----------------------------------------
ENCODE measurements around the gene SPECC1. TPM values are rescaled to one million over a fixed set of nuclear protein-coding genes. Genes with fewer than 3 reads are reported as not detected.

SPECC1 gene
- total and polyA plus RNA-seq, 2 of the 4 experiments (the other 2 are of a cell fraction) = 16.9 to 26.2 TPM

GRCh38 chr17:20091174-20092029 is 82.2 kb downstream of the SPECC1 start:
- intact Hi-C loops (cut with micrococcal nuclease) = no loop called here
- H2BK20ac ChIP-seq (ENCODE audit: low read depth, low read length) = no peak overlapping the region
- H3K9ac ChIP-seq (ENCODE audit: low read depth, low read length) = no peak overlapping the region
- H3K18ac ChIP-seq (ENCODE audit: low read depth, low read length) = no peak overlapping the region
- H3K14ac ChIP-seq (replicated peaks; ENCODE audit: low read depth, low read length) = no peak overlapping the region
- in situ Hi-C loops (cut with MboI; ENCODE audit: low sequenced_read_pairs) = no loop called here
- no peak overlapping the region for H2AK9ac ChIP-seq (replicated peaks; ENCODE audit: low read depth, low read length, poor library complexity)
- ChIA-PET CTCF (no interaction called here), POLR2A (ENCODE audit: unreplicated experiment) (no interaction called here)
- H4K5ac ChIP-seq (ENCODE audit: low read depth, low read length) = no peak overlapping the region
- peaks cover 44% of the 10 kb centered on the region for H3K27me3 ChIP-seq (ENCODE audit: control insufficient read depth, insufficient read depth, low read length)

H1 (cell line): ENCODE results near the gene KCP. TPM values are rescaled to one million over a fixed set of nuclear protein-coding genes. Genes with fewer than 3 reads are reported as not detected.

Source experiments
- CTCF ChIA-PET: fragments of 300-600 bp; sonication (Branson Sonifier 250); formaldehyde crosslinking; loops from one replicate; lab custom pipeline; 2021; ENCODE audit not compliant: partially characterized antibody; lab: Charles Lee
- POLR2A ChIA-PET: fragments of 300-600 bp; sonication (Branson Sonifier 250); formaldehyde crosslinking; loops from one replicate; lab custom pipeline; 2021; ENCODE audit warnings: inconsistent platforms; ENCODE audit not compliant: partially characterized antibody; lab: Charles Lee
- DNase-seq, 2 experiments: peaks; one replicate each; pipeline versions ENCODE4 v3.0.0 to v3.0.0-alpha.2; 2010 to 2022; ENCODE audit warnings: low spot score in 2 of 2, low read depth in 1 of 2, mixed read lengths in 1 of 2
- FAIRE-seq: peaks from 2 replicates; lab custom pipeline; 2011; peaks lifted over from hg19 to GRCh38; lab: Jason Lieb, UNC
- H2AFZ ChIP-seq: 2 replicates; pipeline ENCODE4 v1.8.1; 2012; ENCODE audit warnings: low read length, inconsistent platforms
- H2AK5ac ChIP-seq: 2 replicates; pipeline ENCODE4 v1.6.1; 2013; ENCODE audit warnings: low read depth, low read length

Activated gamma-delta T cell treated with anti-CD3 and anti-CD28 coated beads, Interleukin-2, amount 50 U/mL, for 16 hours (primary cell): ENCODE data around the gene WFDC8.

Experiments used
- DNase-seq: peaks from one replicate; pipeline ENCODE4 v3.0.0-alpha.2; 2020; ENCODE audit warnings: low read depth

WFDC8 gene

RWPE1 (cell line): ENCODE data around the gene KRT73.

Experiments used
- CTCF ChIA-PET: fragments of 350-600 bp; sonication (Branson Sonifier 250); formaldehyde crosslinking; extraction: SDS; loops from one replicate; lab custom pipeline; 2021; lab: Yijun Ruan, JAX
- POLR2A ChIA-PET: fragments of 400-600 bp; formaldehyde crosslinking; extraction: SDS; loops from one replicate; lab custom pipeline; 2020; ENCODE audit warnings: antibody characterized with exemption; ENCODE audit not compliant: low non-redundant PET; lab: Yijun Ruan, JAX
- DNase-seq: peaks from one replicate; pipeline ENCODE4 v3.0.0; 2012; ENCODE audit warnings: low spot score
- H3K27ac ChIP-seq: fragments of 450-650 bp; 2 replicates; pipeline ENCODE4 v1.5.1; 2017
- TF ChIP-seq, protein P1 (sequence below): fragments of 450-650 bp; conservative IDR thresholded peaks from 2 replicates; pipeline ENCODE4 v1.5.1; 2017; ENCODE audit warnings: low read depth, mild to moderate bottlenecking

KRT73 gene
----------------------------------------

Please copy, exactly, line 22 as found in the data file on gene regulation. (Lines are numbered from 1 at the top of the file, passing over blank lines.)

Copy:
- H2AK5ac ChIP-seq: 2 replicates; pipeline ENCODE4 v1.6.1; 2013; ENCODE audit warnings: low read depth, low read length